[buug] Fun (and practical) uses of named pipes (example)

Karen Hogoboom khogoboom at gmail.com
Sun May 29 08:20:58 PDT 2011

Hi Michael,

I am wondering if the way to establish my credentials is to write something
like this.

It is interesting that you refer to Named Pipes as a unix concept.  I
thought that Microsoft had invented the name "Named Pipes" to try to adapt
to having its software work on a network of heterogenous computers.


On Sat, May 28, 2011 at 11:26 PM, Michael Paoli <
Michael.Paoli at cal.berkeley.edu> wrote:

> So, not too long ago, had bit of a task I wanted to accomplish.  I had
> two quite large compressed (gzip and bzip2) files of a rather larger
> hard drive image (120,031,511,040 bytes).  Due to size, time, etc., I
> wanted my manipulations of these files to be fairly I/O and time
> efficient.  E.g. I didn't want to read a source file or write a target
> file more than once, or unnecessarily read a target file.  I wanted to
> perform various hash calculations (md5, sha1, sha256 and sha512) on the
> uncompressed data from each of the compressed images, and also extract
> and save as files, the uncompressed images, and also compare them, and
> do a bit of custom block-wise and running total hash calculations on the
> uncompressed images (the multisum.128M program I reference below is bit
> of perl code I wrote to do that - it simultaneously does both
> block-by-block
> and running cumulative (up through block) hash calculations - in this
> case by 128 MiB blocks (if the files differed, I wanted to know within
> which 128 MiB blocks they differed)).  I also wanted to know if the two
> uncompressed files were byte-by-byte identical all the way through
> (regardless as to whether or not the various hash calculations may have
> also matched).
> So, ... to do all that rather efficiently, I used a bunch of named
> pipes.  The only processes that read from the compressed files were
> their uncompressing programs, and a single program wrote the
> uncompressed images - nothing else read those images.  All the other I/O
> - reading, writing (for comparison and calculating all the various hash
> functions) read from, or wrote to a named pipe.  tee(1) was also
> significantly used to simultaneous write to multiple outputs (stdout
> and/or various "files" - mostly named pipes in our case here).
> What's a named pipe?  A First In First Out (FIFO) file.  One of the
> types of "special" files in Unix(/Linux, etc.) - but unlike block or
> character special devices, no special privilege is needed to create
> named pipes.  Named pipes are sort of like the shell's pipe (|), except
> they exist in the filesystem (and thus have a name), and are read from
> and written to, rather like ordinary files ... except they're not.  They
> have no disk data blocks - they're just a buffer - one generally has one
> process read from a named pipe, and another process write the named
> pipe.  The data "comes out from" (is read from) the pipe, with the bytes
> coming out in the same order they were written to the pipe.  mknod(1) is
> used to create named pipe, e.g.:
> $ mknod name p
> would generally create a named pipe of name name, e.g.:
> $ mknod name p && ls -ond name && rm name
> prw-------  1 1003 0 May 28 23:14 name
> $
> That leading p in our ls -o (or -l) listing shows us that it's a named
> pipe.
> One generally needs to set something up to read from named pipe, before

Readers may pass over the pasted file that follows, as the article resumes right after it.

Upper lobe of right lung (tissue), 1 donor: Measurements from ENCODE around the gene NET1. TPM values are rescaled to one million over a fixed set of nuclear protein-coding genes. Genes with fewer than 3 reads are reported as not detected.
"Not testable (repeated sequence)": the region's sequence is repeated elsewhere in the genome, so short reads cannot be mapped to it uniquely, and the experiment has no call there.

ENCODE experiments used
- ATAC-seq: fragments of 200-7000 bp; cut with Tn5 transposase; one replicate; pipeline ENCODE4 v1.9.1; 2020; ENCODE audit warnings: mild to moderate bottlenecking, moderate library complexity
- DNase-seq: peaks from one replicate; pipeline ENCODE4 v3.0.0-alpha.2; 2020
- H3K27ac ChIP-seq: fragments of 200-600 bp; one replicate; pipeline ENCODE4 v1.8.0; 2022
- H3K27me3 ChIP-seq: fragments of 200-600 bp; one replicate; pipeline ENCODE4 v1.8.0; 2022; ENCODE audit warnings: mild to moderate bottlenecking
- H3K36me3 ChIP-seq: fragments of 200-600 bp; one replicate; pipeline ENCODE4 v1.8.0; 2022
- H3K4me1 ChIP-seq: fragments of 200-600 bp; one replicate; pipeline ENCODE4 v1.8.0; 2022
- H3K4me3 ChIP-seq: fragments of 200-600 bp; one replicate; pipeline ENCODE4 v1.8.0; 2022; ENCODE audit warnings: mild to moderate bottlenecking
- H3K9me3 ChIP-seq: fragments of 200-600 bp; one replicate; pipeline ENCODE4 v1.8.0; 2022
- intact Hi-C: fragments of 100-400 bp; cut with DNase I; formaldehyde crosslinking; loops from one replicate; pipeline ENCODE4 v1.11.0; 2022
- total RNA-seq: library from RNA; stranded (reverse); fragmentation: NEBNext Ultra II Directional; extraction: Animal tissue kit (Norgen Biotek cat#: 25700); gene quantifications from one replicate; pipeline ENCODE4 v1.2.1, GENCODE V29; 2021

> writing to named pipe.
> Anyway, bit of example program I did a while back for the task at hand.
> I've tweaked it slightly (for readability - namely shortening some
> names/paths and folding some lines), and added some comments to describe
> a bit better what it does.
> #!/bin/sh
> set -e # exit non-zero if command fails
> cd /tmp/hd
> for f in gz bz2
> do
>    # create pair of files for each of our gz / bz2 flavors we'll use
>    mknod p-"$f" p
>    mknod p-multisum.128M-"$f" p
>    # launch our custom multisum.128M on each, saving stdout and stderr
>    ./multisum.128M p-multisum.128M-"$f" \
>    > P-multisum.128M-"$f".out \
>    2> P-multisum.128M-"$f".err &
> done
> # launch our cmp, and have it report results to file CMP, and save
> # stdout and stderr
> if >cmp.out 2>cmp.err cmp p-gz p-bz2; then
>    echo matched > CMP
> else
>    echo not matched > CMP
> fi &
> for s in md5 sha1 sha256 sha512
> do
>    for f in gz bz2
>    do
>        # make named pipes for each of our hash and file type
>        # combinations
>        mknod p-"$s"-"$f" p
>        # start the hash calculations on each, saving stdout
>        "$s"sum < p-"$s"-"$f" > P-"$s"sum-"$f" &
>    done
> done
> # start our uncompressions, pipe to tee to write our pipes and file for
> # each
> gzip -d < /tmp/sdb1/hd.gz | tee p*-gz > hd-gz &
> bzip2 -d < /tmp/sdb2/hd.bz2 | tee p*-bz2 > hd-bz2 &
> # essentially all the preceding read/write stuff was started in
> # background, with reads started before writes
> # we just then wait for the preceding background stuff to all finish,
> # at which point we should be done
> wait
> I'll commonly use similar technique when I wish to calculate mutliple
> hash values on a CD or DVD or image thereof.  E.g. I'll create named
> pipe file(s), start background process(es) to calculate hash(es) on the
> named pipe(s), redirecting their output to file(s), then I'll read the
> CD/DVD/image, and typically via tee(1), write it to the named pipes -
> and typically also pipe (|) tee(1)'s stdout to one of the hash programs
> I wish to use.  In that way, I read the input CD/DVD/image just once,
> rather than rereading and doing that I/O on the media or disk repeatedly
> for each hash type I wish to calculate.
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Karen Lee Hogoboom
Computer Programmer
Phone:  (510) 666-8298
Mobile:  (510) 407-4363

khogoboom at gmail.com
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